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The considerations that actuated these men one and all to choose to die nobly have now been enumerated,—birth, education, habituation to high standards of conduct, and the underlying principles of our form of government in general. The incentives that challenged them severally to be valiant men, depending upon the tribes to which they belonged, I shall next relate.1 All the Erechtheidae were well aware that Erechtheus, from whom they have their name, for the salvation of this land gave his own daughters, whom they call Hyacinthides, to certain death, and so extinguished his race. Therefore they regarded it as shameful, after a being born of immortal gods had sacrificed everything for the liberation of his native land, that they themselves should have been found to have placed a higher value upon a mortal body than upon immortal glory.2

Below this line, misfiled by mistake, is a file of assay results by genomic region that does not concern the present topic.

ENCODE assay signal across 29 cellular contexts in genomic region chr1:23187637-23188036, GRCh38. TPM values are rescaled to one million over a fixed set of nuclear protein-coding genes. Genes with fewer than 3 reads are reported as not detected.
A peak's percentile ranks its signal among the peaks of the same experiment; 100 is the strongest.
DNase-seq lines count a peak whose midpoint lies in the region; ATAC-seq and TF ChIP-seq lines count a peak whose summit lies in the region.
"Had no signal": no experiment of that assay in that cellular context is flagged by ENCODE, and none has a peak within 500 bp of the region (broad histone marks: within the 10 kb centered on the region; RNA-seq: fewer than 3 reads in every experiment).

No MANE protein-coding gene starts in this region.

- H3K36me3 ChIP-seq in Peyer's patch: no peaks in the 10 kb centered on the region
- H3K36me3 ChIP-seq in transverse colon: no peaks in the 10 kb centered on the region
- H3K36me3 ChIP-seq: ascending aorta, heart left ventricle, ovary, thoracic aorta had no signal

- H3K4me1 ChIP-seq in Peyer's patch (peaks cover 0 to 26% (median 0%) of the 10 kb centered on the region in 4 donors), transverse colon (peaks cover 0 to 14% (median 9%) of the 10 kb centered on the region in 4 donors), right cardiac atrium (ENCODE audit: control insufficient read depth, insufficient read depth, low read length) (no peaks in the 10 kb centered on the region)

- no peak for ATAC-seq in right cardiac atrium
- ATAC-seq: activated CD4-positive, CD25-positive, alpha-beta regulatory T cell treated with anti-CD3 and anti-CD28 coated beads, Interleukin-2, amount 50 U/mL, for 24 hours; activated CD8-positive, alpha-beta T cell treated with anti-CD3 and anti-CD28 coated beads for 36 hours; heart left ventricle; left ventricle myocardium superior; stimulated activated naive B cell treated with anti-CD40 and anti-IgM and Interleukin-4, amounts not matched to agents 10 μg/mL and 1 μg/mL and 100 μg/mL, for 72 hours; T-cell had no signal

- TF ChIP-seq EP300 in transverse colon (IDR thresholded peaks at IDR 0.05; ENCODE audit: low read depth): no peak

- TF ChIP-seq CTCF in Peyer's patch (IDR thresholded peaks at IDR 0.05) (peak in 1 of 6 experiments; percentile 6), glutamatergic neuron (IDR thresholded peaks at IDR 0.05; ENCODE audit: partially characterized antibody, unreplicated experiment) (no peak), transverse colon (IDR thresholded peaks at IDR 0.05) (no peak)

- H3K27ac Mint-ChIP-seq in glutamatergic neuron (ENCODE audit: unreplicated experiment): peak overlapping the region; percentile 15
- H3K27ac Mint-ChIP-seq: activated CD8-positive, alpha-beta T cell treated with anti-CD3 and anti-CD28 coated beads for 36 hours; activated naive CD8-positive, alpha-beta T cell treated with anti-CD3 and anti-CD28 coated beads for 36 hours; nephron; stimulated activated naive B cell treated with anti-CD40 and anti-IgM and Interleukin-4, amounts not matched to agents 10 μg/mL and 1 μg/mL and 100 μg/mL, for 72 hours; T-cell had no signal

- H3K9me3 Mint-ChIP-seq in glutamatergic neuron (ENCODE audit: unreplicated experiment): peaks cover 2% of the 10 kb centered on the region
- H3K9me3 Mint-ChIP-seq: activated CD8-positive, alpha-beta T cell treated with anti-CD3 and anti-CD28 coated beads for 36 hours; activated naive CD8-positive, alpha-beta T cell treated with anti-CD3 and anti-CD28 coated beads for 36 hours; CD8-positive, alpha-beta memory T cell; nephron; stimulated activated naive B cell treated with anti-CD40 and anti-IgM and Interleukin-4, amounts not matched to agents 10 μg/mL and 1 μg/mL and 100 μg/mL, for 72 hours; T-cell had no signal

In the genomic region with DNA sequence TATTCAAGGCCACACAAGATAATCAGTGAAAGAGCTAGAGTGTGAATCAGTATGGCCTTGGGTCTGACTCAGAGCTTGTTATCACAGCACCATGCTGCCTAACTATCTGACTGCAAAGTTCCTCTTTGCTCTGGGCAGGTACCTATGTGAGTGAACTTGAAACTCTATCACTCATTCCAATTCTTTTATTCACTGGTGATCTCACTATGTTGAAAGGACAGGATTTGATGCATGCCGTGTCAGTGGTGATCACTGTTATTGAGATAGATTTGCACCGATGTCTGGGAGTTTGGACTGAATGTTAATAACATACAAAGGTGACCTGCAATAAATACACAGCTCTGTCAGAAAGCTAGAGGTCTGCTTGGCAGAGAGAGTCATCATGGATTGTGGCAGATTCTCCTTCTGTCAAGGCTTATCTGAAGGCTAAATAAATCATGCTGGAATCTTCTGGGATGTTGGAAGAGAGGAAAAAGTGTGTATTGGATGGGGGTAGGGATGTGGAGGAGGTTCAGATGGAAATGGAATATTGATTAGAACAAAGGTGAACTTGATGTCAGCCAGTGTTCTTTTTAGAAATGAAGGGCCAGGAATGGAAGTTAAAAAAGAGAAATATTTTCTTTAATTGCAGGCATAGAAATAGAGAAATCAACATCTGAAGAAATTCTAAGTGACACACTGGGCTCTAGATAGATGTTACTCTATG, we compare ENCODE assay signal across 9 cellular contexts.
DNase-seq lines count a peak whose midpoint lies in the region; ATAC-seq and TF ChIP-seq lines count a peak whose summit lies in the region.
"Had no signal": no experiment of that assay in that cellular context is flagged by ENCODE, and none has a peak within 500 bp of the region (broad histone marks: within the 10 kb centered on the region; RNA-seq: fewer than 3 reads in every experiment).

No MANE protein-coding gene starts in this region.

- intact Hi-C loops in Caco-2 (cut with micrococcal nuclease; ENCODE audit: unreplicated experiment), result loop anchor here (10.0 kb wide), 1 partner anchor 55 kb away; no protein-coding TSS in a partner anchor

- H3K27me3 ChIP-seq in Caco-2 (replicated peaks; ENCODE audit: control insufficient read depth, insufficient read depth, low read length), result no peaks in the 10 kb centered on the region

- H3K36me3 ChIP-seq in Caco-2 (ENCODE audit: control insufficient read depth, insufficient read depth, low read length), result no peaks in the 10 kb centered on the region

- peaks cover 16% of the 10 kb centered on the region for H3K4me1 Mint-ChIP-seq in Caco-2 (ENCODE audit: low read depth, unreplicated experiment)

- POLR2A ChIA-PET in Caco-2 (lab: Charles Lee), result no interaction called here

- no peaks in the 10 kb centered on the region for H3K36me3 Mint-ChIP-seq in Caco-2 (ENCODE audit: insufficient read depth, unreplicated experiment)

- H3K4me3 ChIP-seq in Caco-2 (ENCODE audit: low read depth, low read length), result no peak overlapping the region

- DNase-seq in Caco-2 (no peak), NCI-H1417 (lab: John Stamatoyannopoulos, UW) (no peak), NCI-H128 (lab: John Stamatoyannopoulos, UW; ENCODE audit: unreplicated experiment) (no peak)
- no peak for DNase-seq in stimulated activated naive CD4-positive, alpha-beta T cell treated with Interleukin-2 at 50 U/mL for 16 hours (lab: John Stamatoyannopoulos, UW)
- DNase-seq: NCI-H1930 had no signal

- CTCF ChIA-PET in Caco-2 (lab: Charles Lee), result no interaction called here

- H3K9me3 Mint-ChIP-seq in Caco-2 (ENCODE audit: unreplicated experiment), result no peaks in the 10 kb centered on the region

1 The list which here begins is our chief authority for the names and order of precedence of the ten Athenian tribes as established by Cleisthenes in 508 B.C. The particular myths that suit the context, however, are for the most part obscure and of relatively recent origin. For example, the older legends speak of but one daughter of Erechtheus as being sacrificed. The later version is known to Cicero Tusc. Disp. 1.48.116.

2 Hyp. 24 reads in part θνητοῦ σώματος ἀθάνατον δόξαν ἐκτήσαντο, “gained immortal glory at the price of a mortal body.”

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    • Hyperides, Funeral Oration, 24
    • Cicero, Tusculanae Disputationes, 1.48
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